Should you always follow a training plan?

As the adage says, ‘Fail to plan, plan to fail’; so a training plan is key to improved performance and greater enjoyment of your sport right? Well… maybe!?

A training plan might give you structure, motivation, new ideas, accountability, and the ability to disengage your brain and simply follow the sessions, sets and reps to reap the benefit.

Alternatively, it might stifle creativity, be completely inappropriate to your individual needs, create anxiety around sessions, omit the impact of hormonal fluctuations or previous sessions, and fail to allow for the daily changes and challenges life outside of sport can bring.

So should you invest in a training plan and if you decide not to, what knowledge do you need to effectively steer your own training?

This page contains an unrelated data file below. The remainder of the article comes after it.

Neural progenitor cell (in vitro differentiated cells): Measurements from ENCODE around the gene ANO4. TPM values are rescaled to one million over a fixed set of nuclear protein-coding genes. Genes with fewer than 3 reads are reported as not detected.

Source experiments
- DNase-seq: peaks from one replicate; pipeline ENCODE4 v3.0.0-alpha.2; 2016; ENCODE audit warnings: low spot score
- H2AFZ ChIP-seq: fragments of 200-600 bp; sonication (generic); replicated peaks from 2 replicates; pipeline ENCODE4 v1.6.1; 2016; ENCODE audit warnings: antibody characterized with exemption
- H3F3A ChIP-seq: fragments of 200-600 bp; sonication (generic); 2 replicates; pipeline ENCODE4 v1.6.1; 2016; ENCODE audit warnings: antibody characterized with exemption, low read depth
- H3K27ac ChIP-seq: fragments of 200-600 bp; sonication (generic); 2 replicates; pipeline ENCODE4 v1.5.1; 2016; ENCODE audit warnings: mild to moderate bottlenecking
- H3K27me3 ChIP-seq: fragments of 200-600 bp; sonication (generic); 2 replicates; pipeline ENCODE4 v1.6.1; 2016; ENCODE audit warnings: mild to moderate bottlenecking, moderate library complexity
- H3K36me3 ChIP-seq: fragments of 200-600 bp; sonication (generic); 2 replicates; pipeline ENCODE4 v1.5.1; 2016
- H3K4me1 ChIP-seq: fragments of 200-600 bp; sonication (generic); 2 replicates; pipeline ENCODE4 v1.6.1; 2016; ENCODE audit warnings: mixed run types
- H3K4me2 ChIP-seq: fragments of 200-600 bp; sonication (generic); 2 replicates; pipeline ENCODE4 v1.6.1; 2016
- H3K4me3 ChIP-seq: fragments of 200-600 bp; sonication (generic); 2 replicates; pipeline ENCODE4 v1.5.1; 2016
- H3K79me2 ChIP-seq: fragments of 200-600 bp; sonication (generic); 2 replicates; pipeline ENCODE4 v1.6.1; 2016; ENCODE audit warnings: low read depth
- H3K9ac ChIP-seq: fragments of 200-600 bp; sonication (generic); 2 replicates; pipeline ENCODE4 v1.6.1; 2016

Which training plan should I follow?

There are multiple ways to access a training plan. If cost is a consideration, then there are many low-cost plans available onlinebut they may lack specificity and quality.

The advent of smart turbo trainers and online training platforms has meant you can follow virtual plans which can dial into your current level of fitness.

Zwift has a library of training plans, but you’ll have to test and adjust your functional threshold power (FTP) so the stimulus is correct.

TrainerRoad’s adaptive training and FTP detection is an advancement which allows training to be automatically adjusted to your level of fitness and soon will join Zwift in offering run as well as cycle training plans.